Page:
By SHELLEY SMITH
Glasgow Daily Times
Anyone who knows me would probably use several words to describe me: “clumsy,” “quirky” and maybe even “funny” sprinkled in every now and then. I don’t think “she’s just like Martha Stewart” would ever come up in a phrase to describe me.
No, you’ll never find me in my kitchen using an icing bag to make the perfect rosebud to place atop some lovely homemade petit-four dessert. Nor am I really crafty. I’m terrible at scrapbooking, and I haven’t made my own Christmas ornament since I was in kindergarten, when I made a star-shaped ornament out of baked applesauce, cinnamon and glue. Our family dog ate it a few days after it was placed on the tree.
Perhaps it was my recent engagement to my fiancé, Will, that made me get a wild domestic hair to try to do more things around the house. That being said, for the next few months, I’ll be bringing you a series of columns about “Becoming Martha,” where I will, for better or worse, attempt to create homemade recipes, cleaners and other do-it-yourself projects for the home. I’m not sure how well this will go, but either way you can laugh and learn from my pitfalls.
For the first month of “Becoming Martha,” I made homemade laundry detergent. I got my recipe from howdoesshe.com, which called for:
1 (4 lb 12 oz) Box of Borax
1 (3 lb 7 oz) Box of Arm & Hammer Super Washing Soda
1 (3 lb) Container of OxyClean
2 (14.1 oz) Bars of Zote Soap or Fels Naptha
1 (4 lb) Box of Arm & Hammer Baking Soda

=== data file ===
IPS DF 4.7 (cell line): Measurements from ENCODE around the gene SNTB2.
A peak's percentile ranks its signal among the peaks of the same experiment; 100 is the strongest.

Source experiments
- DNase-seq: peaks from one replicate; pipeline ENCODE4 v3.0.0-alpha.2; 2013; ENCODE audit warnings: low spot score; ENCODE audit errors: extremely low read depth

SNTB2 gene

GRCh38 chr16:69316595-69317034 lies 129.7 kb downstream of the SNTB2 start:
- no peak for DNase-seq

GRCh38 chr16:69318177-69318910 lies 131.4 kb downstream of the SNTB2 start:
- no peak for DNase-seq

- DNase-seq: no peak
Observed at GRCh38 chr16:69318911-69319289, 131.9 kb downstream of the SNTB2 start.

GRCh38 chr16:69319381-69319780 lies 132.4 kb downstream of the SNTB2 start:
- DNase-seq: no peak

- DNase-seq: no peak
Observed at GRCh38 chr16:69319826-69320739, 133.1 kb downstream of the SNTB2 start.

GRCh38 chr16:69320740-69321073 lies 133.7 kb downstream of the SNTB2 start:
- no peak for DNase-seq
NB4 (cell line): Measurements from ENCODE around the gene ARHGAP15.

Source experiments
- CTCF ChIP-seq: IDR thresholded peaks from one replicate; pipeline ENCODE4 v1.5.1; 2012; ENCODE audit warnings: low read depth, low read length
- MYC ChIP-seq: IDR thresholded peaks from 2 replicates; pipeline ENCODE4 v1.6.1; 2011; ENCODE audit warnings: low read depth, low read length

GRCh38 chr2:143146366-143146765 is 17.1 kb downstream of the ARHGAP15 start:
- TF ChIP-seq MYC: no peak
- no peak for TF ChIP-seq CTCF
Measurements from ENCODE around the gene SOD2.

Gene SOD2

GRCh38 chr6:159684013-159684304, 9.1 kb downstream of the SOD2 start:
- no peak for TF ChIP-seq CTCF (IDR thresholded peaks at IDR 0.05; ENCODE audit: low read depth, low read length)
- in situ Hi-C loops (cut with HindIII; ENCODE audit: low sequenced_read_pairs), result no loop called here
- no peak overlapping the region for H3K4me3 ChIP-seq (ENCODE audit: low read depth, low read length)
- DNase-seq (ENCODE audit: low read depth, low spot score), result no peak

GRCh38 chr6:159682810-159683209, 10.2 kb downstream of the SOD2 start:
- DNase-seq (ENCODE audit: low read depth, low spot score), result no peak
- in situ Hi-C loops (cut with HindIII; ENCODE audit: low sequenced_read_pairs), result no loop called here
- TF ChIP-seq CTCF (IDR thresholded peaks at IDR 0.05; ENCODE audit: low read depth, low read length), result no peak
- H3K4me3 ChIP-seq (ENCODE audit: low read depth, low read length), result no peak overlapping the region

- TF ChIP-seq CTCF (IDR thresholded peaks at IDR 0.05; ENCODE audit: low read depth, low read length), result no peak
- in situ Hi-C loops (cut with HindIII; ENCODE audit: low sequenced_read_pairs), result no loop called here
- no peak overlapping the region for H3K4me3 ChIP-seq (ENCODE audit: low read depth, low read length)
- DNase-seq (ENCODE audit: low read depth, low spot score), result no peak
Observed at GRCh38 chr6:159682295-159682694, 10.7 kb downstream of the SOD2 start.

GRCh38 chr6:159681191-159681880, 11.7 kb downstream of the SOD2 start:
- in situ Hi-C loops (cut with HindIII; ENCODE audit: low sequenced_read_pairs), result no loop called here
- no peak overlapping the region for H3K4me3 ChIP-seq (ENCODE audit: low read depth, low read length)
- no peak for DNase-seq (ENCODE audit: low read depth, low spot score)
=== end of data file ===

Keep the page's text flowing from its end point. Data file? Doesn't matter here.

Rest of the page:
2 Bottles of Purex Crystals Fabric Enhancer
I made my pilgrimage to the grocery store. The recipe calls for a five-gallon bucket to mix the ingredients in. I didn’t have a big bucket and had to buy one. Of course, the only five-gallon bucket for sale with a coordinating lid was a tan camouflage bucket.
I wandered around the soap aisle of of the store looking for Zote soap to no avail. I later found out that Zote and Fels Naptha can be found in the laundry detergent aisle like all the other ingredients, which seemed convenient.
Once I went home, I sat the big bucket between my legs. I grabbed the two bars of pink Zote soap and used a cheese grater to cut the soap into small bits. I can tell you there is nothing convenient about grating two 14.1 ounce bars of soap. I actually broke into a bit of a sweat.
I tossed all the ingredients into the bucket. Afterward, I wondered, “how in the world am I going to mix this all.” I put the lid on the bucket and furiously shook it and then used my hands to churn powdery bits together.
Will comes home and sees me ridiculously grating a massive bar of soap into a camo-themed bucket. His response was “Whatcha doing there, hunnie? Hey, that’s a pretty cool bucket you’ve got there.”
In total, the recipe made a little more than 2.5 gallons of laundry detergent. Along with the bucket and lid, my bill at the story was a little more than $36. Since this is such a concentrated laundry soap, it’s recommended to only use two to four tablespoons per load.
After I was done, I asked Will to help me round up any laundry in the house — which was really only a few towels since laundry had already been done — to test out my new concoction. I think it was the only time in my life I can recall wanting to find a bunch of dirty socks.
I was really surprised to find that this recipe does do an amazing job of washing clothes and towels. Everything feels clean, not slimy or filmy, after washing. The Purex crystals make the soap smell super fresh too.
Overall, I’d say the first Martha experiment was a success and I’ll probably have laundry detergent for more than six months.